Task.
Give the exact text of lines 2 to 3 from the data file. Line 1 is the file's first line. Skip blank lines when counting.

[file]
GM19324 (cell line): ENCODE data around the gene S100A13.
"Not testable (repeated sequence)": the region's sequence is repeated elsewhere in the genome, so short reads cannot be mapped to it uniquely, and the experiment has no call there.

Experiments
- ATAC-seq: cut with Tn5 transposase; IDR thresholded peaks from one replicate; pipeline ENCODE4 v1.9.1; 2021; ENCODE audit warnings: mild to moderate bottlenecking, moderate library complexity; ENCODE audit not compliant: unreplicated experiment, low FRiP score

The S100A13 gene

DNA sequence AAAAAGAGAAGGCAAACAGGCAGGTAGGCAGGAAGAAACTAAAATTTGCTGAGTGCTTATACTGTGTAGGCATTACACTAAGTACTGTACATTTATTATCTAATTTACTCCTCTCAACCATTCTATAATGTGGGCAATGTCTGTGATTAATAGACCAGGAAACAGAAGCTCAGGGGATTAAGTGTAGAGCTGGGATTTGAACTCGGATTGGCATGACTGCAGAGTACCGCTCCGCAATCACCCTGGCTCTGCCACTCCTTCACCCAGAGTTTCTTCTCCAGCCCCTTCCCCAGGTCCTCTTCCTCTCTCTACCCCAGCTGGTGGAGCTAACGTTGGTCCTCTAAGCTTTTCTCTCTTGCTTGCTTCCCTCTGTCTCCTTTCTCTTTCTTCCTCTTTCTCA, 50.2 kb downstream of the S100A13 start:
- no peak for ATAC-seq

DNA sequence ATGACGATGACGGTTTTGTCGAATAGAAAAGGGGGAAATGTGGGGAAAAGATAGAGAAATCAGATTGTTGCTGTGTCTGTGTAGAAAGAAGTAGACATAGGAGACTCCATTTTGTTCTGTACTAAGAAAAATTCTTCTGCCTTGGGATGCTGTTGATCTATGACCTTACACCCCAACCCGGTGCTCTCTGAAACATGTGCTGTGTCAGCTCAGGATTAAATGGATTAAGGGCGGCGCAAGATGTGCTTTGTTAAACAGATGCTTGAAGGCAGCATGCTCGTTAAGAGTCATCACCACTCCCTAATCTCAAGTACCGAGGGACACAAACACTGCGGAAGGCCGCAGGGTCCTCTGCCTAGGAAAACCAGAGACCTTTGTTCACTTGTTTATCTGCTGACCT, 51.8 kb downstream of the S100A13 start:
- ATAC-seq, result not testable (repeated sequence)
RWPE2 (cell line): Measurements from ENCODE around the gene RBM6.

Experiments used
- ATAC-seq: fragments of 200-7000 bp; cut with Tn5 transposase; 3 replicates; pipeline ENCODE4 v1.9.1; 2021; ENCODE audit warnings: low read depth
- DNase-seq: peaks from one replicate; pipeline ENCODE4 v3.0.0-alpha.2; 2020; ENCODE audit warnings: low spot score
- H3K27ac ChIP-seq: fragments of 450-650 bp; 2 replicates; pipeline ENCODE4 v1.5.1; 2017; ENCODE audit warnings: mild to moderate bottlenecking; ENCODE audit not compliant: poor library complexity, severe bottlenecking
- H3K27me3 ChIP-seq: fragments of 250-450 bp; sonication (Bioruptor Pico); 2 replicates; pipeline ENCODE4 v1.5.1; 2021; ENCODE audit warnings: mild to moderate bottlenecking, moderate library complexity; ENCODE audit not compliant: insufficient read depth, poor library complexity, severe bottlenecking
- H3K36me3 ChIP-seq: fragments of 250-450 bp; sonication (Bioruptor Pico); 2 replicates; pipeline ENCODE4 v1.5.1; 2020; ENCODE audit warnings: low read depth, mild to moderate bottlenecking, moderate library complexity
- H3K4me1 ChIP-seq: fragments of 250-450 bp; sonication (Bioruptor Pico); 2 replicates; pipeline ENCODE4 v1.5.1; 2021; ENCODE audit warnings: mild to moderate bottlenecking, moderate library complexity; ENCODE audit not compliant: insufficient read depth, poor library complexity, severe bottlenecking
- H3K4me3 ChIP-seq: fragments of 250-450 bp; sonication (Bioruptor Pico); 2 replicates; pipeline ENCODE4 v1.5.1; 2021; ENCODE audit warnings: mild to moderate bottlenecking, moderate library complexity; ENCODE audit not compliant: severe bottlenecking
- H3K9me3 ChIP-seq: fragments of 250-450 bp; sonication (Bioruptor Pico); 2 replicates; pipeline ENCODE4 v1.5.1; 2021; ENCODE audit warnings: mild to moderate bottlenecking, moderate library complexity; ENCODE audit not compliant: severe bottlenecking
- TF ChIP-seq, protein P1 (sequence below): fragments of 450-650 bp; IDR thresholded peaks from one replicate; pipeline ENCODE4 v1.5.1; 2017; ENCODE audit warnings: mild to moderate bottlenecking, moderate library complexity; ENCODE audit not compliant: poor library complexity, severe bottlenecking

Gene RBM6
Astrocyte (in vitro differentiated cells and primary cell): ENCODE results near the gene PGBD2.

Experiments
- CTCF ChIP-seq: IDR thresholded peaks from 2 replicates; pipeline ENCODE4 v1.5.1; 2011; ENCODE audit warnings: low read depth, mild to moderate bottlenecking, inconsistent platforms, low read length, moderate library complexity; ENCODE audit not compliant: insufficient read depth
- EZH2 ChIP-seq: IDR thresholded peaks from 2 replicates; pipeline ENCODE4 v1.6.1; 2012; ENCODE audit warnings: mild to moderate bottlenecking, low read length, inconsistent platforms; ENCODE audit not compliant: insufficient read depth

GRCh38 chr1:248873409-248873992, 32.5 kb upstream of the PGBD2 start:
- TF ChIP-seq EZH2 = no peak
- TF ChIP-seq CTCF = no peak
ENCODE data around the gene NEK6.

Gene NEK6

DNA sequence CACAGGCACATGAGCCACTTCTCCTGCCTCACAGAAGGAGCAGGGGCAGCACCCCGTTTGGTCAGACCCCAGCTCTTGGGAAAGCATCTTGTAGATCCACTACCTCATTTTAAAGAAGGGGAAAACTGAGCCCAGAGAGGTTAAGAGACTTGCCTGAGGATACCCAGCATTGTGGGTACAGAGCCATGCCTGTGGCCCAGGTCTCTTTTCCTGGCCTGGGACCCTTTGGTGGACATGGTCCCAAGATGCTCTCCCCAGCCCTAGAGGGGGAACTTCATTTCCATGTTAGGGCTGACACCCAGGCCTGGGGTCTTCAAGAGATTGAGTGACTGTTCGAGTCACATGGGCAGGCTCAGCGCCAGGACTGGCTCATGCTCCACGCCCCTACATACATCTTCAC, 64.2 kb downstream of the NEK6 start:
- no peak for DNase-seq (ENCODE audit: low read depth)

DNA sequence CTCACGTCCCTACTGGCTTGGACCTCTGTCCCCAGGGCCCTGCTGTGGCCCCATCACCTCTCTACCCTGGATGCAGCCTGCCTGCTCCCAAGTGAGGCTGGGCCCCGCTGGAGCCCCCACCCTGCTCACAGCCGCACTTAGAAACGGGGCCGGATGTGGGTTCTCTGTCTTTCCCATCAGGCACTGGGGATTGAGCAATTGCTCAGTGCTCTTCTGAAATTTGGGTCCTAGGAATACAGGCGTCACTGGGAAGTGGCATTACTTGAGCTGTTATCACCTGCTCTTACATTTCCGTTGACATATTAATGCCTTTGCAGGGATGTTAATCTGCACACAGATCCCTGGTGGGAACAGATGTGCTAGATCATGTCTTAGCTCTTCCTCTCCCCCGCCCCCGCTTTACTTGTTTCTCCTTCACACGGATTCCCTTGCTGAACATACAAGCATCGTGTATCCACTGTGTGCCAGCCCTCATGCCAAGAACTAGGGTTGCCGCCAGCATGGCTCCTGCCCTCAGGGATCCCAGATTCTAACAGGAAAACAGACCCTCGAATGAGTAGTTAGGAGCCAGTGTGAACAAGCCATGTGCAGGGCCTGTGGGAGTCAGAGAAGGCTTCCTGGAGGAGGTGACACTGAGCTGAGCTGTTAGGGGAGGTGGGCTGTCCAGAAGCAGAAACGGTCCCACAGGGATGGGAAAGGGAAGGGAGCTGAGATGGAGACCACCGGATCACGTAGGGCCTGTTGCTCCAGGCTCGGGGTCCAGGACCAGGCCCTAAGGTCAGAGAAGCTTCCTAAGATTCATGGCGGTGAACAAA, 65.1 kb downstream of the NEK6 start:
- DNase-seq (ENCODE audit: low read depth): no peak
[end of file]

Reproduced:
"Not testable (repeated sequence)": the region's sequence is repeated elsewhere in the genome, so short reads cannot be mapped to it uniquely, and the experiment has no call there.

Experiments